LVMH shows firm support for CEO, after COO was fired over financial fraud
The former COO of Marc Jacobs, who claims he was fired for accusing a colleague of sexually harassing employees, was actually removed from his position for fudging the company financial results, court papers stated yesterday. According to the label, which is owned by fashion powerhouse LVMH, Patrice Lataillade falsely boosted the company’s financial performance in order that he could claim a larger bonus. Lawyers for Marc Jacobs International say that audits of the company finances found that Mr Lataillade’s ‘false and inflated entries’ were in excess of $20 million.
The company also denied the former COO’s claims that Robert Duffy, the company’s CEO and Mr Jacobs’ longtime business partner, made staff pole-dance for him, and took company funds for his own personal use.
But MJI lawyers explained yesterday that staff had posed voluntarily for the book, which was created to raise money for breast cancer research and is available to buy on the company website.
Court papers at the Manhattan Supreme Court also stated that ‘Lataillade was not subjected to sexual harassment or retaliation, nor did he ever complain of such conduct.’ Mr Lataillade, who had worked for the company since 2002 and earned $1million-a-year in his post, is seeking unspecified monetary damages for ‘discrimination, retaliation and his mental anguish and humiliation.’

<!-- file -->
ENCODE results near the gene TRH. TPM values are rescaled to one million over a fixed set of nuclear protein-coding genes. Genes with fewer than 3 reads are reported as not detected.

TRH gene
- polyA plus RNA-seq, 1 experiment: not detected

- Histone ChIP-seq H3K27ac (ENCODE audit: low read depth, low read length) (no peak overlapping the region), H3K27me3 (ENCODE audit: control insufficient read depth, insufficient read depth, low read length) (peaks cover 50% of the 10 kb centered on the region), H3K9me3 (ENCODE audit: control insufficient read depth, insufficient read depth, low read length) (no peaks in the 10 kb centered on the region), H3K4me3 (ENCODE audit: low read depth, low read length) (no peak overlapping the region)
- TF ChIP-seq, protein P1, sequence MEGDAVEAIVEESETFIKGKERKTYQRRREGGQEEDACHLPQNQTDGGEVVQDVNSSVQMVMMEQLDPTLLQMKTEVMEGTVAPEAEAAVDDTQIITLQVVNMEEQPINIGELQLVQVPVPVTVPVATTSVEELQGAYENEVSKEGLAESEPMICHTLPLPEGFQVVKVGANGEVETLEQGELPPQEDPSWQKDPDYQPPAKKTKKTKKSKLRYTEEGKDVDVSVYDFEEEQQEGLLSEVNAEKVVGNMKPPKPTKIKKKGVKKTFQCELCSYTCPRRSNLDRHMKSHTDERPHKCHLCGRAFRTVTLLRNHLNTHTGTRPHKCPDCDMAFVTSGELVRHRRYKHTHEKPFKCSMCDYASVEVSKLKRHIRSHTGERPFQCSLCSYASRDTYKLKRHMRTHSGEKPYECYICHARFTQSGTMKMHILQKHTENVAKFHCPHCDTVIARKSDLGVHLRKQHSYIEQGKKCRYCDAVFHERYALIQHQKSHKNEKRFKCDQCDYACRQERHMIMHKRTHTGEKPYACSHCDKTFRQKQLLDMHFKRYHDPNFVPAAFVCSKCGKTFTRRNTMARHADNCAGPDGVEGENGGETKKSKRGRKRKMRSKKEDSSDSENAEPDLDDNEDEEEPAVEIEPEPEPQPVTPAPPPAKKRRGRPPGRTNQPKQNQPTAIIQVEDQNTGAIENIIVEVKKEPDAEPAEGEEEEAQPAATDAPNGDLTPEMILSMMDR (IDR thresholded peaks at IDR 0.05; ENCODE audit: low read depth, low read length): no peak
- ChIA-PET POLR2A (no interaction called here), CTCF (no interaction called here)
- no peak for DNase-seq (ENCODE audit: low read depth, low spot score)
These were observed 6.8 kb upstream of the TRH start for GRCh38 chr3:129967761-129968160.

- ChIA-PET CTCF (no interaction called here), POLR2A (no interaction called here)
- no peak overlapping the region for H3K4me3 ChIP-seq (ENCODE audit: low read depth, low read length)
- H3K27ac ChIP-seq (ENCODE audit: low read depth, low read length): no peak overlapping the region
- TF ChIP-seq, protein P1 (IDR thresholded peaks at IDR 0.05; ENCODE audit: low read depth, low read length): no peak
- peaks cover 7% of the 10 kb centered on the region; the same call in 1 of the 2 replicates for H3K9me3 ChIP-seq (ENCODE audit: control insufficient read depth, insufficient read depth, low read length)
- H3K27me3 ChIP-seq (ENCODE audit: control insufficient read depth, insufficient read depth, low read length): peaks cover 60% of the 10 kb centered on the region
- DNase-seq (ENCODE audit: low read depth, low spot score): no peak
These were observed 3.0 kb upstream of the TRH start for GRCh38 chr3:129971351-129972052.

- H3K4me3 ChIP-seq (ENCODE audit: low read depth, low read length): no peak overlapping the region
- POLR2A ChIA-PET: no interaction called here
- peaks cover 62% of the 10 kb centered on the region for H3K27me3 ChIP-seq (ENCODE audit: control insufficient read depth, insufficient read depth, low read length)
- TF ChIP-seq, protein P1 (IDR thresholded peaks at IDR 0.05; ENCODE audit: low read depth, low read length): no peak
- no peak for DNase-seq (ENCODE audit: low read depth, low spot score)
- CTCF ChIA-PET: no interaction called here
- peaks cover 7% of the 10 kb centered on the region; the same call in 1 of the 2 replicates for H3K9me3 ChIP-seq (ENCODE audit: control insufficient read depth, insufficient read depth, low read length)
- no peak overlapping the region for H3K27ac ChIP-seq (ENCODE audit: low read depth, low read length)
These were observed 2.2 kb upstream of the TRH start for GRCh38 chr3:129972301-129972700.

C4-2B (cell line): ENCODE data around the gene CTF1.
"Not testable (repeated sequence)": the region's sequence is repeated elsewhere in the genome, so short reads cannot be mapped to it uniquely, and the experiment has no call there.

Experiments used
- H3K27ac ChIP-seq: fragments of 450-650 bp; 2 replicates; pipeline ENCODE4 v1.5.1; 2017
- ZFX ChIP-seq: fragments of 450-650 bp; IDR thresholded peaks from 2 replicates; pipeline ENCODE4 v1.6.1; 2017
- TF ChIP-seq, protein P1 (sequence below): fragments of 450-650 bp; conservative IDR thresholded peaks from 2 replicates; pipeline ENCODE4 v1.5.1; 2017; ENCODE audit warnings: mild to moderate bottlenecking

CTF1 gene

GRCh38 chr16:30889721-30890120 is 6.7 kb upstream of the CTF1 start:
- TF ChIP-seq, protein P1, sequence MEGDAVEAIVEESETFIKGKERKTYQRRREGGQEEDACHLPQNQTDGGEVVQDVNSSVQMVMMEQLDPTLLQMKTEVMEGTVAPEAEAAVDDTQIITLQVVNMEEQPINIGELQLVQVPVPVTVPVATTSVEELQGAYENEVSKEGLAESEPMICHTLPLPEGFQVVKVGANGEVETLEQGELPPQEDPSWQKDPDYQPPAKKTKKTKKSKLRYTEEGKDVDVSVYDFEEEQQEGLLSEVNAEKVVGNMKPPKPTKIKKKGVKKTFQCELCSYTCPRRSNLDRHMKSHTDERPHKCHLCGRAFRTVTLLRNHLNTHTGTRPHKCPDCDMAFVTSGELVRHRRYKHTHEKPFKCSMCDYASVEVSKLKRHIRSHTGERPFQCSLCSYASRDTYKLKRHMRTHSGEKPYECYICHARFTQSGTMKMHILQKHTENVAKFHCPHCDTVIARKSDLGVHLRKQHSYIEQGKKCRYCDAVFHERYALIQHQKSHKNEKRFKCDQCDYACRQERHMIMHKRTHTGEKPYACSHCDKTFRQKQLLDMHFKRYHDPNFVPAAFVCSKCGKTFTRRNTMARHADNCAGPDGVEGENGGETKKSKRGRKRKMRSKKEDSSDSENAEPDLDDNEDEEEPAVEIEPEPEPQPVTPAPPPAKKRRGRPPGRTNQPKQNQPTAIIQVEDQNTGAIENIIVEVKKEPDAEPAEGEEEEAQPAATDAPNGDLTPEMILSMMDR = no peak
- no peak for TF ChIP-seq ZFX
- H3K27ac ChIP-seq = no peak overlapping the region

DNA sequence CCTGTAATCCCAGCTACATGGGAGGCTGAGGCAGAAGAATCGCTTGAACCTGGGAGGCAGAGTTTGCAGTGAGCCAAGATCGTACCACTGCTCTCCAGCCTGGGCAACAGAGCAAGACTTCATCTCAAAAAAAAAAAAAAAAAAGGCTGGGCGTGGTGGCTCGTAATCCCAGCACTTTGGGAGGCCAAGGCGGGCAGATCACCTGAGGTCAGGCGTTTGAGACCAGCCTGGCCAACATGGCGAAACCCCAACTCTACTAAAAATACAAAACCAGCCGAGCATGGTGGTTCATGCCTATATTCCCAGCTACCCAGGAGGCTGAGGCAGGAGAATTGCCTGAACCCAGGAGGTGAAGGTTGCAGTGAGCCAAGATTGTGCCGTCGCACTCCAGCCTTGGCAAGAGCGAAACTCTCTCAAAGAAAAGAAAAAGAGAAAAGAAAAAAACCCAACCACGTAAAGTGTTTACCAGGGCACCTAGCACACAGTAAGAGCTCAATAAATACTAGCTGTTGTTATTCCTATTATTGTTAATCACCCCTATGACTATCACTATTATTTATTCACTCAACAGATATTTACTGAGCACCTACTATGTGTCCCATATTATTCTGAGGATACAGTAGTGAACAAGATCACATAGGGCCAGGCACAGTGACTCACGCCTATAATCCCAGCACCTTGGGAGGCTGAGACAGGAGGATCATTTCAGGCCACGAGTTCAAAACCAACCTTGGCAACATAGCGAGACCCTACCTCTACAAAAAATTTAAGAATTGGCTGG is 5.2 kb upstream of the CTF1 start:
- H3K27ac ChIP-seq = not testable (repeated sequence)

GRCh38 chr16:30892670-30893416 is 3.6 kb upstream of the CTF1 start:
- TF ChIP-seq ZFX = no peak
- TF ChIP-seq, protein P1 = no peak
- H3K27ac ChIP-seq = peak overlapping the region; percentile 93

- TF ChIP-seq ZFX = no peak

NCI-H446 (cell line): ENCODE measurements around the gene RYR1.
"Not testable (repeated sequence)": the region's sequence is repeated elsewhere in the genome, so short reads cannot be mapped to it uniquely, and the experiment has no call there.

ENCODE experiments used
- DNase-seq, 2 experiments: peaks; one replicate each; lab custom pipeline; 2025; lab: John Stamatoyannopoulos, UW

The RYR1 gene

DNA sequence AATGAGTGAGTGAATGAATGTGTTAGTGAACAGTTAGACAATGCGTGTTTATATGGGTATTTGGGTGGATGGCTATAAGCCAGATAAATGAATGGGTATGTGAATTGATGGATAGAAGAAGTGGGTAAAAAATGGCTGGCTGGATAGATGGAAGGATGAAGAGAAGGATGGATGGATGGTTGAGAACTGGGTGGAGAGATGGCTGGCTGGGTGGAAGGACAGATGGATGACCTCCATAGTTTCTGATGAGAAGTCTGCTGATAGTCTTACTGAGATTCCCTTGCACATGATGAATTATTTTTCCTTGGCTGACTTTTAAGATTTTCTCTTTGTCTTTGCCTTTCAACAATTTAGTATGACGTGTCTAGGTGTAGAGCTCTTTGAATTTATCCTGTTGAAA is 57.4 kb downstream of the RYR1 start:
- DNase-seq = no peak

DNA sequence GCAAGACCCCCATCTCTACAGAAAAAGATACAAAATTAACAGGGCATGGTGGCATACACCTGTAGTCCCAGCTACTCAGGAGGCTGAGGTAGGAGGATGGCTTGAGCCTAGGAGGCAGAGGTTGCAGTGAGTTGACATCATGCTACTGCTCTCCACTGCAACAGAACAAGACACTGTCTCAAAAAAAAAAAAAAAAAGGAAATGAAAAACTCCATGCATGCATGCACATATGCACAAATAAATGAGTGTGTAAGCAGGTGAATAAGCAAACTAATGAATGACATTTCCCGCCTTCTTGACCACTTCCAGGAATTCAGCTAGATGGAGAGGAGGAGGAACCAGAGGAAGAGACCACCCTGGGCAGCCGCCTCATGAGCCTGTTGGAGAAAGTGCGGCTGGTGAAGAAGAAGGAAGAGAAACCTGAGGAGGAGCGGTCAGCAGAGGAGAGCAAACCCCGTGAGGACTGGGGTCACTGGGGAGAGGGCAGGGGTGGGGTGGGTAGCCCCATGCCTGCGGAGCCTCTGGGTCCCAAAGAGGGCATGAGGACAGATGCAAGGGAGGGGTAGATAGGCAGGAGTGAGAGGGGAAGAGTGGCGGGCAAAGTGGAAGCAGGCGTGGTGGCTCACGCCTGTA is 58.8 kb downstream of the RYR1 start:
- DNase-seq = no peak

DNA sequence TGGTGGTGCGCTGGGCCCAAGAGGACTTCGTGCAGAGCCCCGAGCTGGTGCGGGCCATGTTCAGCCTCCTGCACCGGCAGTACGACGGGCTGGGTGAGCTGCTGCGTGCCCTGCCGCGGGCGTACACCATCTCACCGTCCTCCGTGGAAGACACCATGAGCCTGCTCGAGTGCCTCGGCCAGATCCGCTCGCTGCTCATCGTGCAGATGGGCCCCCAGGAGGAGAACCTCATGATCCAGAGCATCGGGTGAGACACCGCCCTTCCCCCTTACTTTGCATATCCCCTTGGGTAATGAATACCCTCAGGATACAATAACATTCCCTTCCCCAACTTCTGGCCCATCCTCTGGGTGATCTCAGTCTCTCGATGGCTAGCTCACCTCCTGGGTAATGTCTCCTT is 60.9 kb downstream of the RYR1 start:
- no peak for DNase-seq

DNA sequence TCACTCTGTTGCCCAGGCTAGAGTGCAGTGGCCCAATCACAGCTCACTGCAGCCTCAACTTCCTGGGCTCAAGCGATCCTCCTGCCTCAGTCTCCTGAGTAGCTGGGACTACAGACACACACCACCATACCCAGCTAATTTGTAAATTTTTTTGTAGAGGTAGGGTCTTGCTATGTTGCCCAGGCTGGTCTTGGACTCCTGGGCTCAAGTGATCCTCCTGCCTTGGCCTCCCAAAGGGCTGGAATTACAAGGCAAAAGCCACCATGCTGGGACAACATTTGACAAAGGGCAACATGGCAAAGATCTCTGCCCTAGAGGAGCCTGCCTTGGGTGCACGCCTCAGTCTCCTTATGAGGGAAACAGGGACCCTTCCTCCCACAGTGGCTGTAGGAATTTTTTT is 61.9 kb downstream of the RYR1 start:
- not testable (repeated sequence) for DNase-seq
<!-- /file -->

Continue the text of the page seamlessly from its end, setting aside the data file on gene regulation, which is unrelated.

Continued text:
The court papers also allege that Mr Lataillade – whose position afforded him benefits including ‘an annual automobile allowance of $10,000, annual round-trip airfare to Paris for Lataillade and his family, and additional compensation for tuition fees for Lataillade’s children’ – is yet to pay back a 2008 loan from the company of $60,000. Mr Lataillade’s lawyer denies all allegations made by MJI, arguing that the company was audited during the period in question.Mr Lataillade accused Mr Duffy in March of ‘displaying gay pornography in the office and requiring employees to look at it; his production and dissemination of a book which photos of MJI staff in sexual positions or nude; [and] his requirement that an MJI store employee perform a pole dance for him.’ He insists that when he attempted to raise his issues, he was fired.
A suit filed by his lawyers in March claimed that Mr Duffy ‘uses company funds for personal expenses and does not censor what he does or says.’ It also alleged: ‘There have been sexual harassment cases threatened or brought against defendants based on Duffy’s conduct. Because Duffy (correctly) believed that he would not be punished for his conduct, it grew increasingly worse.’
Mr Lataillade’s lawyer said yesterday that MJI’s denial of claims that employees were sexually harrassed are ‘surprising considering we have photographs, video and other evidence.’ Mr Lataillade believes that there is a link between an email he says he sent to senior staff at LVMH, ‘summarizing the legal situation and the hostile environment,’ and his sacking a week later. LVMH has stood by Mr Duffy, and said in a statement that it would ‘vigorously defend the case in court.’
from the Daily Mail